Testing a Magnetic Separator with a Spring Balance

A Practical Method of Checking Magnet Power

Regularly checking that a Magnetic Separator has not lost any magnetic strength is good practice and is a key part of many companies’ annual equipment checks, but how easily can it be done?

A Magnetic Field can be measured by using a gauss meter, but due to the design of Magnetic Separators and the variable shapes of the fields, taking accurate and meaningful measures can be extremely difficult.  Training and regular use is needed to use a Gauss Meter correctly and get meaningful measurements.

magnetic-pull-test-kit-bunting-magneticsThe best meaningful method of measuring and recording the strength of a Magnetic Separator is relatively simple.  Magnetic strength can be measured by testing the force required to remove a steel object from the magnet surface.  The technique has been used by Bunting Magnetics for many years and provides information that is easily understood and recordable.  The force (in kgs) required to detach a specified steel object from the Magnetic Separator can be recorded and then checked as frequently as required.  Unlike measurements of gauss, no interpretation of the data is needed as it is a simple physical test.

The Bunting Magnetic Test kit includes a Spring Balance, 3 sizes of steel ball, a steel plate and a non-magnetic spacer plate.  When conducting a test, the steel ball or plate is attached to the hook on the end of the Spring Balance and then placed on the surface of the Magnetic Separator.  Simple physics takes over as the steel is attracted to the strongest magnetic point or points (i.e. the magnetic poles).  Force is then applied to the other end of the Spring Balance to remove the steel from the surface of the Magnetic Separator, with the amount of kg force being applied being measured by the Spring Balance.  When enough force is applied, the steel becomes detached from the magnetic field, with the amount of force being recorded on the side of the Spring Balance.  This test is repeated 3 times and an average fo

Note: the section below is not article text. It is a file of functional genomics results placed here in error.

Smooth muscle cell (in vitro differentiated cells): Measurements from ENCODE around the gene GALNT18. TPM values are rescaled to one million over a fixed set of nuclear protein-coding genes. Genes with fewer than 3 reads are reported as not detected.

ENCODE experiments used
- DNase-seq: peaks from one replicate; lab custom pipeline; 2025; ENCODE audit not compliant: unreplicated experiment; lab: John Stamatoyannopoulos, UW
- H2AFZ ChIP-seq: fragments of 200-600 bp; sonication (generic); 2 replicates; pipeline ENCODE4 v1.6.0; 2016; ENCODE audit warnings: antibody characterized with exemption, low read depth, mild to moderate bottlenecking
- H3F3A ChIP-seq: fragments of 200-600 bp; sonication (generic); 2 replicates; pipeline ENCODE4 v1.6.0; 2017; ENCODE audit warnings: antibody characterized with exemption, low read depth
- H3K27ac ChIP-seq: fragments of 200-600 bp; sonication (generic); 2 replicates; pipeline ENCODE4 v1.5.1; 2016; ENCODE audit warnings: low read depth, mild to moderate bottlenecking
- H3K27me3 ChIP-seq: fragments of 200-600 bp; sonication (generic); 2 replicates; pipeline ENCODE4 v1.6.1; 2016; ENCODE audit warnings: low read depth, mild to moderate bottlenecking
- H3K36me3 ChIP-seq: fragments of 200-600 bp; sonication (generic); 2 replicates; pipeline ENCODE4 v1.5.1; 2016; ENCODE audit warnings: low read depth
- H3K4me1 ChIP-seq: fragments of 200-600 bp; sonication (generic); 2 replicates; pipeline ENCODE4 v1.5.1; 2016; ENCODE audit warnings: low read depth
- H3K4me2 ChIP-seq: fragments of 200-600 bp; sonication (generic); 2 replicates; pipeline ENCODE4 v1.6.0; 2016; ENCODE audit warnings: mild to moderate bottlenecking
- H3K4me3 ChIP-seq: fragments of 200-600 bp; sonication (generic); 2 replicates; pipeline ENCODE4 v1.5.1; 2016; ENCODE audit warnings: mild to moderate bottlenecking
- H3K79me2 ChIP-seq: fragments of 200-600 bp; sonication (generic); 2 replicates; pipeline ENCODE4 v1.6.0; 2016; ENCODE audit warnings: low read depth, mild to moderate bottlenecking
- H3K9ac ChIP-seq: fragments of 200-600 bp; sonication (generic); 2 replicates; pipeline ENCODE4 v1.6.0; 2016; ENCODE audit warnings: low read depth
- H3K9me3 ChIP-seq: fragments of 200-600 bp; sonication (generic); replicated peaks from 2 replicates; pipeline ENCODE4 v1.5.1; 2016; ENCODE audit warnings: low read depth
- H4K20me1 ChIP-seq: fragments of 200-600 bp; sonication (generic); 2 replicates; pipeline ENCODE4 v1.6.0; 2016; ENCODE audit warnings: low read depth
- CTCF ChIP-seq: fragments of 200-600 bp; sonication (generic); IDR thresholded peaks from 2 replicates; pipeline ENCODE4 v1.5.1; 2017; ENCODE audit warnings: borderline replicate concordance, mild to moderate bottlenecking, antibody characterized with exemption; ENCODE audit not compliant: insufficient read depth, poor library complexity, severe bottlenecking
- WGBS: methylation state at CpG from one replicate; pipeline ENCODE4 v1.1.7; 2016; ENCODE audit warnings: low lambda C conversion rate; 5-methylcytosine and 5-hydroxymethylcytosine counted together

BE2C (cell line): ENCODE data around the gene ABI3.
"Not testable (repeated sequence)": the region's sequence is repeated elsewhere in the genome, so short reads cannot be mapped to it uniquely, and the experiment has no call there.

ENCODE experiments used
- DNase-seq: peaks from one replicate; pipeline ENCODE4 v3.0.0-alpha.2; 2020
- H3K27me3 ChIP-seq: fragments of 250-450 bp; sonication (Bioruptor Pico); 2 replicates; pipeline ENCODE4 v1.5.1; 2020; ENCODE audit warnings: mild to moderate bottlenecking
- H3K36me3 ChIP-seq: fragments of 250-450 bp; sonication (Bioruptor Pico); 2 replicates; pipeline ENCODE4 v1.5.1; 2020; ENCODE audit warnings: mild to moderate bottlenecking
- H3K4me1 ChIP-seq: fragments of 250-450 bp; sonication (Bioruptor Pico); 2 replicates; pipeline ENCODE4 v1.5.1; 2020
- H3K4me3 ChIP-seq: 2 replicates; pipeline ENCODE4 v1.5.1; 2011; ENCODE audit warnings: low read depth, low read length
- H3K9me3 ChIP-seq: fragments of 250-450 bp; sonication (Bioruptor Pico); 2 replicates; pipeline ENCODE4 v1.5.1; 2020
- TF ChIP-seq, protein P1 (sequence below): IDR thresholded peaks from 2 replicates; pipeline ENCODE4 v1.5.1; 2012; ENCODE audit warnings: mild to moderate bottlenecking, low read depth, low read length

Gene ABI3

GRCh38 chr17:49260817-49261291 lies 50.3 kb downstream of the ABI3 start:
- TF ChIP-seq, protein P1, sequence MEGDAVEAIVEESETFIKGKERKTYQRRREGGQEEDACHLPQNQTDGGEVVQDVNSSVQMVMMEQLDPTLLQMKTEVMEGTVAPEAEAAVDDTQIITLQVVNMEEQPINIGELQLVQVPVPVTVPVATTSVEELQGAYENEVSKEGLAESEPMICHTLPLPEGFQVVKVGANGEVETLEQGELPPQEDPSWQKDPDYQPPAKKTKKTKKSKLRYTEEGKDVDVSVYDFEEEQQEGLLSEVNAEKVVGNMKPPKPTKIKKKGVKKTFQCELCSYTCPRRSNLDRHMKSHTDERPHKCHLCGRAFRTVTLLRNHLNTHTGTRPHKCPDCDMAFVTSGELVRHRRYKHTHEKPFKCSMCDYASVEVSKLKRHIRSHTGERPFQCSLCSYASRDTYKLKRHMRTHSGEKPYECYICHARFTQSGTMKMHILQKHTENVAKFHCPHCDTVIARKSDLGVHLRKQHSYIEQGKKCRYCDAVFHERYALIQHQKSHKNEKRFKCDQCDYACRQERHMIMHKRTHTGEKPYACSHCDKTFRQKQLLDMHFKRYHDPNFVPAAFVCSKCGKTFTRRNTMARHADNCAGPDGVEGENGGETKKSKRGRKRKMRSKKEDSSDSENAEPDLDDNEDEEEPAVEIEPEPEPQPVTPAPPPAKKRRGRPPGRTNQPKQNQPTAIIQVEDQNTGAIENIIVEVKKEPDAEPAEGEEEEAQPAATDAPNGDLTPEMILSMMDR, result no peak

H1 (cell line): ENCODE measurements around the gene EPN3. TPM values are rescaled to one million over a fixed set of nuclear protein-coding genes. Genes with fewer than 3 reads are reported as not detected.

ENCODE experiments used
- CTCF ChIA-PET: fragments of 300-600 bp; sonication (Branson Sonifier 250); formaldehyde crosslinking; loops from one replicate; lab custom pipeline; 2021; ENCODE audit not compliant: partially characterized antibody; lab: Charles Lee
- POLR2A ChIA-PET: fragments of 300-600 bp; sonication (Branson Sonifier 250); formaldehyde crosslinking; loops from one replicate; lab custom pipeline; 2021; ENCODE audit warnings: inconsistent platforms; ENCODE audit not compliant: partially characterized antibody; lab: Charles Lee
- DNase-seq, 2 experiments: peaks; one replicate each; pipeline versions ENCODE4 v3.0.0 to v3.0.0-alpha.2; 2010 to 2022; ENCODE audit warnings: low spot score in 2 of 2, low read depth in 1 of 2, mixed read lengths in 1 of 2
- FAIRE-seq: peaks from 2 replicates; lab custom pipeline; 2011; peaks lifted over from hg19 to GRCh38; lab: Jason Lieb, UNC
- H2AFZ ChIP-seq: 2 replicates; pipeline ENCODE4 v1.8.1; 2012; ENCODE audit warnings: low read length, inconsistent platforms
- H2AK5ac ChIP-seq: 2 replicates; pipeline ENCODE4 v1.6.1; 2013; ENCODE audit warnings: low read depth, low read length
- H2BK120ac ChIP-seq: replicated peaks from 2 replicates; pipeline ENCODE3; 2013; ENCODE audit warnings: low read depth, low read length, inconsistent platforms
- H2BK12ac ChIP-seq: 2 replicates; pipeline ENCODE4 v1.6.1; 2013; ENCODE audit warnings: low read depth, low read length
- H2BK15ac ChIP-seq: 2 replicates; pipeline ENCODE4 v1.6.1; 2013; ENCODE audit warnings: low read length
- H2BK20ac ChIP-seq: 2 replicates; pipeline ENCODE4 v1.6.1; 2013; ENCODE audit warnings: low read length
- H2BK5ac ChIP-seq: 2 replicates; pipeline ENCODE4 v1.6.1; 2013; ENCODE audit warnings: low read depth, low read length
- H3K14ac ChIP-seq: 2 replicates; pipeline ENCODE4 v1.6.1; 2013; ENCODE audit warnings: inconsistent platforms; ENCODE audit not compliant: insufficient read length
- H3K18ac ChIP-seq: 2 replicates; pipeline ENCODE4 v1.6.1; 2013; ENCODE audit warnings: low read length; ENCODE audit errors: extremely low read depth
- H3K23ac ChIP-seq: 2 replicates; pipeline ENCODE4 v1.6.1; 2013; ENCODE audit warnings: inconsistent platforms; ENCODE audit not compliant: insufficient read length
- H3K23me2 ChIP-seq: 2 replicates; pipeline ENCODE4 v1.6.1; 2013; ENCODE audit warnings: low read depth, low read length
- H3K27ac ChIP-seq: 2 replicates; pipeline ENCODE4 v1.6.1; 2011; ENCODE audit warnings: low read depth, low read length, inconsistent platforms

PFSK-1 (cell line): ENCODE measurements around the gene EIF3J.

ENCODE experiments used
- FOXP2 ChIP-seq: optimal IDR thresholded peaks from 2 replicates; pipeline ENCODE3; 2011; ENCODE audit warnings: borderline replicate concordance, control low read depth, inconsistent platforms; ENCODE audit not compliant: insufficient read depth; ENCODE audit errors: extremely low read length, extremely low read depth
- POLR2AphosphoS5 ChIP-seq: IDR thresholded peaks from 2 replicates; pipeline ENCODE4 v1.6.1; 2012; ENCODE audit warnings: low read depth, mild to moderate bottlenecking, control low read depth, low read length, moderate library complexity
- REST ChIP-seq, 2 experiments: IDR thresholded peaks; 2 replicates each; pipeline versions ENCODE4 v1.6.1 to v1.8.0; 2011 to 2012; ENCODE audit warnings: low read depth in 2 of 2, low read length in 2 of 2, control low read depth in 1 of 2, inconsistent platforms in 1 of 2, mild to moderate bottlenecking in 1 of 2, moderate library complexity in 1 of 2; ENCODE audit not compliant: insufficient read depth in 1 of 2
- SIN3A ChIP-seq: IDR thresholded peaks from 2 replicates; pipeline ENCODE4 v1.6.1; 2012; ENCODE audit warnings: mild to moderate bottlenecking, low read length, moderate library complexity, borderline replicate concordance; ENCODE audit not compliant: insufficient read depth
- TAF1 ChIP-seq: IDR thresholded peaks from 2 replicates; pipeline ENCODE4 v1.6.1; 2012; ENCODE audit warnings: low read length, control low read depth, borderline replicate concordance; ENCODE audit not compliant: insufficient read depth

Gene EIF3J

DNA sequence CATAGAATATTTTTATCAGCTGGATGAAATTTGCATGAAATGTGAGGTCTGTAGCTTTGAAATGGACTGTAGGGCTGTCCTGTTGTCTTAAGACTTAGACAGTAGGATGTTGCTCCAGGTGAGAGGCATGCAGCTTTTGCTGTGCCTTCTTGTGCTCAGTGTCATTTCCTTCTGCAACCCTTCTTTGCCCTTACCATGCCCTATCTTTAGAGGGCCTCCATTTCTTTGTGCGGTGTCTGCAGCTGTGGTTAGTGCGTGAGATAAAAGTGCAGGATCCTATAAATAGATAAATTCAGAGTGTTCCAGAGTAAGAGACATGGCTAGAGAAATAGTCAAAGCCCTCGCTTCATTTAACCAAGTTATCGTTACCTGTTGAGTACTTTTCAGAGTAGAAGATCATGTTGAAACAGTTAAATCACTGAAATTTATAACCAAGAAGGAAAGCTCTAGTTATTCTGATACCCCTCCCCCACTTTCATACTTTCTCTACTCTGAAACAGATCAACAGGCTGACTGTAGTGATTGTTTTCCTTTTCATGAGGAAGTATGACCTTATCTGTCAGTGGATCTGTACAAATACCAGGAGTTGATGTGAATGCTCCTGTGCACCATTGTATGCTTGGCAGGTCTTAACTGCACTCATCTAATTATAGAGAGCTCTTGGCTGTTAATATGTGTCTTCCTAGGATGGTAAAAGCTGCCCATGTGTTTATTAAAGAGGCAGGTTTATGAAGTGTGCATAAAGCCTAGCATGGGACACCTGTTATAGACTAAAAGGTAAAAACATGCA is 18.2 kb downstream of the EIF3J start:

rce reading (in kgs) is calculated to give the recorded reading.

Where the Magnetic Separator has several high points of magnetic force (i.e. magnetic poles), tests at recorded points are taken to check the uniformity of the field.


For many companies, Bunting conduct the tests on a regular annual or twice-yearly basis, providing an independent analysis of their Magnetic Separators.  The tests are not limited to Bunting equipment and are summarised in a report that is kept for reference, often as part of the quality or health & safety management system.  It provides companies with the knowledge that the Magnetic Separators installed are operating to the best of their ability, protecting product quality, delicate processing equipment, and the company’s reputation.

This simple and yet effective method of testing the strength of a Magnetic Separator is used by companies in a wide range of industries including food production, pharmaceuticals, plastics and recycling.  The technique can also be used when assessing different suppliers of Magnetic Separators by asking for the Magnetic Detachment Force to be stated along with the Gauss figure.  As Gauss is often difficult to quantify (how does a customer check if a Tube Magnet actually has 12,000 gauss on the surface?), asking for a physical figure that can be easily checked when the Magnetic Separator is delivered ensures that what has been supplied meets the same specification as that quoted and ordered.

Further information on the Bunting Magnetic Test Kit and the Spring Balance test can be found on our website as are details of a Free Magnetic Separation Audit.  You can also contact us on:

One thought on “Testing a Magnetic Separator with a Spring Balance

Leave a Reply

Fill in your details below or click an icon to log in:

WordPress.com Logo

You are commenting using your WordPress.com account. Log Out / Change )

Twitter picture

You are commenting using your Twitter account. Log Out / Change )

Facebook photo

You are commenting using your Facebook account. Log Out / Change )

Google+ photo

You are commenting using your Google+ account. Log Out / Change )

Connecting to %s